Crucial month ahead on several fronts for EU trade negotiations

Talks open with Australia and New Zealand, plus new offer tabled by Mercosur bloc

Cecilia Malmström
Cecilia Malmström

Sarah Collins

June is shaping up to be a dramatic month for EU trade relations.

Talks with Australia and New Zealand kick off, with food and agriculture a top priority; another chapter opens in the decades-long Mercosur saga; and US President Trump's steel tariffs loom as an Obama-era hormone beef row rumbles on.

Antipodean wheeling and dealing will begin with a trip by EU trade chief Cecilia Malmström (below) to Canberra and Wellington in June, after she got the go-ahead from the bloc's trade ministers last week to launch talks. The first formal negotiations take place in Brussels in July.

"We are already close in terms of shared values and our open, global outlook," Ms Malmström said. "Starting these talks between like-minded partners sends a strong signal at a time where many are taking the easy road of protectionism."

Australian prime minister Malcolm Turnbull said last week his first priority would be "to secure better access for Australian food and agriculture products".

Both Australia and New Zealand are keen to see improved access for dairy, beef and sheep meat, while New Zealand has long found it difficult to gain improved access for sparkling wine and fruit and vegetables.

A Commission impact study says the deal would increase EU exports to New Zealand and Australia by about a third in the long term. But it also warns that increased imports from the two countries "may negatively affect the standard of living and traditional lifestyle of small farmers in the EU".

"Adverse impacts on rural employment in the EU are possible - both skilled and unskilled agricultural labour may face adverse consequences," the study says.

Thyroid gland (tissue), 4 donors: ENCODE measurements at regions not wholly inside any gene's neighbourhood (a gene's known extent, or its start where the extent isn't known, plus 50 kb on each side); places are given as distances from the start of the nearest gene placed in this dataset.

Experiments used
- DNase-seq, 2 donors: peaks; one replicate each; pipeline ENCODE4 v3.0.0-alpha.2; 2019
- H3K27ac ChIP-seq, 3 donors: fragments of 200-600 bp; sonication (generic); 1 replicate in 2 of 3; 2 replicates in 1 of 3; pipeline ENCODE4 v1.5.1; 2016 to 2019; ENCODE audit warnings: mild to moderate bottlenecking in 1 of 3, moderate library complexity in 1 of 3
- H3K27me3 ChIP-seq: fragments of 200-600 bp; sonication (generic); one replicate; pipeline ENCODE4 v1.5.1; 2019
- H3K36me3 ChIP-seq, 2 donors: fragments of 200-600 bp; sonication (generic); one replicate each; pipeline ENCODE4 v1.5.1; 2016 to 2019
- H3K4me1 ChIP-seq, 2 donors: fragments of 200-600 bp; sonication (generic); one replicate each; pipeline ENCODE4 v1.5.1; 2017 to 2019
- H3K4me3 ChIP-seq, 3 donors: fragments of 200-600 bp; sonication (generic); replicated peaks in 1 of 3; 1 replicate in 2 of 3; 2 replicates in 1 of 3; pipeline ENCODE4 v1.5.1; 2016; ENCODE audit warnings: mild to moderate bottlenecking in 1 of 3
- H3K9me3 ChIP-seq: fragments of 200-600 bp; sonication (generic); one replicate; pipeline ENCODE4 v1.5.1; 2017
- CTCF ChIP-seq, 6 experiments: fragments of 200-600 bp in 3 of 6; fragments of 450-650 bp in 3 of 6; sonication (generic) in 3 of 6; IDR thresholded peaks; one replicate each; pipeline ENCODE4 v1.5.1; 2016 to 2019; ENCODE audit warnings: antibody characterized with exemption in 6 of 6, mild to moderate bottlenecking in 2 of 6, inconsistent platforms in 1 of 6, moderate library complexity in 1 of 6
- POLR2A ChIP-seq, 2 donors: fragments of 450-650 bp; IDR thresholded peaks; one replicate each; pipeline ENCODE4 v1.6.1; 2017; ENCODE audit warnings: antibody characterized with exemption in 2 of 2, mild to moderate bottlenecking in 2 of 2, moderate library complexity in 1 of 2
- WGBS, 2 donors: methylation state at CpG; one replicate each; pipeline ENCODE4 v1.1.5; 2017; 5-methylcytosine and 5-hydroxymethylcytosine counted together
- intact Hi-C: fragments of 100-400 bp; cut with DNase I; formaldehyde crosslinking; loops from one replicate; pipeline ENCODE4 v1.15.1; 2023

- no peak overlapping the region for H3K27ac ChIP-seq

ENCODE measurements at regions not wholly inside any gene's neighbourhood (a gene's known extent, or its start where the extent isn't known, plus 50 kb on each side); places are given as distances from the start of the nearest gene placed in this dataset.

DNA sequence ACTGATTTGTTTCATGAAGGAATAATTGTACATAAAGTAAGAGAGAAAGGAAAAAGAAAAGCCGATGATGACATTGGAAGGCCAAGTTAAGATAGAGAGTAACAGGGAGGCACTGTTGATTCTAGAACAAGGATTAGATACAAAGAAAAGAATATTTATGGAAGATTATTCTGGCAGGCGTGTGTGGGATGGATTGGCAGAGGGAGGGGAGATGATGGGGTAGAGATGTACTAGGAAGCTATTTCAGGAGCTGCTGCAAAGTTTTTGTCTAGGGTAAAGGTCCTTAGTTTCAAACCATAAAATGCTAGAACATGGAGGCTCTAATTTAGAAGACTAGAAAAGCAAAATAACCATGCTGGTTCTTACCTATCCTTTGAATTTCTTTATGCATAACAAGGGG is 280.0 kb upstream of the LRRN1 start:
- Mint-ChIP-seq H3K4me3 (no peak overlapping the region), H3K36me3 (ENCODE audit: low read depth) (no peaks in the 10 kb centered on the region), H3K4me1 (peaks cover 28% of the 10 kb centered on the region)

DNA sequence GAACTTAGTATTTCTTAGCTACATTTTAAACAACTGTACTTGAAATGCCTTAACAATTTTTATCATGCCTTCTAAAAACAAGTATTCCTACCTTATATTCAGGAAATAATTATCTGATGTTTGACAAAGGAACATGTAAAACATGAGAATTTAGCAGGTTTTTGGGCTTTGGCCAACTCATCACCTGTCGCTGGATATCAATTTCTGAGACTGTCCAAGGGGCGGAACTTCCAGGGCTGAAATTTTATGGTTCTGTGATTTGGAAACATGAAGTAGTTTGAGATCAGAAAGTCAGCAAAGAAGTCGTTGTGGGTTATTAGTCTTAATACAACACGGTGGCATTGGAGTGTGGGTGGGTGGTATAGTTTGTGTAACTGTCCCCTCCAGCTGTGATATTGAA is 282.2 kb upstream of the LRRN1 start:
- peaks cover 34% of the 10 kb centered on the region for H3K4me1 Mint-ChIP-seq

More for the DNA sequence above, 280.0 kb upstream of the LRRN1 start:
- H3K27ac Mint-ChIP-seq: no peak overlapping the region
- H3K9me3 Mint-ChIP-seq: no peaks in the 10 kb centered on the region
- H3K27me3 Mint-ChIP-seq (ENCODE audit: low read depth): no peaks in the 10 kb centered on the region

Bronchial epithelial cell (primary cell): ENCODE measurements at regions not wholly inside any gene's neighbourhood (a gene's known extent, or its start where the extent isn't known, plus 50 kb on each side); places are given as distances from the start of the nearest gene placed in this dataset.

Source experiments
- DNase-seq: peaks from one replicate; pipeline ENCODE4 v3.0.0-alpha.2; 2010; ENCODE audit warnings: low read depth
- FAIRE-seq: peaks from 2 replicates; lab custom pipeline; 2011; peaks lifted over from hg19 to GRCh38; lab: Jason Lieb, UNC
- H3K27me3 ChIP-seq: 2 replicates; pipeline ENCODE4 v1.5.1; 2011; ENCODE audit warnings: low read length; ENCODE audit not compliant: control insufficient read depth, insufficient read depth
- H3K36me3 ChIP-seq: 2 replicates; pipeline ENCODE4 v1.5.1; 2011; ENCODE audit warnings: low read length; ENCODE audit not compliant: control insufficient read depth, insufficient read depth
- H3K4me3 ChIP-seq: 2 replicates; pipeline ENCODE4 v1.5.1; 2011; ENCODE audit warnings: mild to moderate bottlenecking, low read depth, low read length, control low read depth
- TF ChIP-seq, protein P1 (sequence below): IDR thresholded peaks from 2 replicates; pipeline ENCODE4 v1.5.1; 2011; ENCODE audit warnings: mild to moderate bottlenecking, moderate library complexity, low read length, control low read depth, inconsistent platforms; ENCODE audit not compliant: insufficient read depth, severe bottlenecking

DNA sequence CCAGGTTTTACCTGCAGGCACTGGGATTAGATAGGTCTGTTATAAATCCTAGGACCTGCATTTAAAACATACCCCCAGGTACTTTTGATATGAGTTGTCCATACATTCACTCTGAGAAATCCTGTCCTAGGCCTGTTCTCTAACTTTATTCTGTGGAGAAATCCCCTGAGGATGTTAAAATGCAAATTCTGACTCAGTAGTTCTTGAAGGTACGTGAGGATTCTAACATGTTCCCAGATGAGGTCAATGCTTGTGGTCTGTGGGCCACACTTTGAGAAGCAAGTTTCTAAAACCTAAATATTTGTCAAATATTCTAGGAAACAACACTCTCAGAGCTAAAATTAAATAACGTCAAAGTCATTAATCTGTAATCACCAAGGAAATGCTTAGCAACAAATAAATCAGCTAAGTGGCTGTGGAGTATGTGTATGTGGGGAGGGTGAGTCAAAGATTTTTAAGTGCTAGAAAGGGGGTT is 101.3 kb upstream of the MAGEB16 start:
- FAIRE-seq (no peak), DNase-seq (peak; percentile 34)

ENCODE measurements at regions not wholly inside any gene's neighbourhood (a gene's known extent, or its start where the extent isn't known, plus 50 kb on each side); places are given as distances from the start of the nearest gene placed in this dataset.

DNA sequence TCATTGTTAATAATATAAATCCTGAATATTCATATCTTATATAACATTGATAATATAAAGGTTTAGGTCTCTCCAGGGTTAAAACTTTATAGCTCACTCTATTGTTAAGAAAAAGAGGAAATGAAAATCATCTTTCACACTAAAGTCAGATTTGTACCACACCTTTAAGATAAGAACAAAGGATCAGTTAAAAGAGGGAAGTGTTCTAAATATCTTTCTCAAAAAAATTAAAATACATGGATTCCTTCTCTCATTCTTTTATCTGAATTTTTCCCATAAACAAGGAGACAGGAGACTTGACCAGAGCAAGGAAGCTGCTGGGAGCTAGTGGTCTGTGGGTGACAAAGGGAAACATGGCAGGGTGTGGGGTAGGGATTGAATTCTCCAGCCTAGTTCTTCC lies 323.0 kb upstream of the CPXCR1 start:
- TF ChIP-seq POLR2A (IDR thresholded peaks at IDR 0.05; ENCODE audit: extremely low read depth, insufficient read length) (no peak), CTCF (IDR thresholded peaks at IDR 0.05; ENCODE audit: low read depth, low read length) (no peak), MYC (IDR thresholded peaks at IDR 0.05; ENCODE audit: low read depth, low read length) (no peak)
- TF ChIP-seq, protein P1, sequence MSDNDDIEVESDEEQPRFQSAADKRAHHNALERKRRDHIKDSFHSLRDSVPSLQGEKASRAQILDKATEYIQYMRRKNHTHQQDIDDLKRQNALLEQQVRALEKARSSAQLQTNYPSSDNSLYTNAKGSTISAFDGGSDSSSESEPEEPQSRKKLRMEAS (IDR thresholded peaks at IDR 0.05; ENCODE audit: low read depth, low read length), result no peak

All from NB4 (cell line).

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And Mercosur talks will resume next month, with food and agriculture back on the agenda.

No progress on beef or other quotas has been made since January, but a reported new offer from the four Mercosur countries last week on cars means the EU "may have to move on agriculture", an EU source said.

"And, if they get too generous with Mercosur, it will have a significant impact on how generous they can be with Australia and New Zealand," the source added.

Agriculture commissioner Phil Hogan moved to reassure farmers that they will not lose out under any of the trade deals in the pipeline.

"I'm amazed at the number of people who worry about trade agreements that haven't even started yet," Mr Hogan told reporters last week, "and even further worry about ones that haven't been completed."

He said the Commission would "reflect the sensitivities we have in whatever sector".

"We'll negotiate the best possible outcome and member states and the European Parliament, ultimately, will have the final say in approving it - or not, as the case may be," he told the Farming Independent in Brussels last week.


Both rounds of talks take place against a backdrop of fraying US trade relations.

The EU is expecting a temporary exemption from steel and aluminium tariffs to expire on June 1, which could trigger EU counter-measures against US bourbon, and other iconic products such as denim jeans - a move that EU food and drinks producers fear could rebound on them later on.

And the EU has still not resolved a row with the US in the World Trade Organization over a long-standing quota for US hormone beef.

Brexit is rounding out the EU's trade trauma. A further round of talks focusing on future trade foundered last week, with EU officials accusing the UK of engaging in "fantasy", particularly around customs solutions for the Irish border.

The EU has demanded further progress before a leaders' summit at the end of June.

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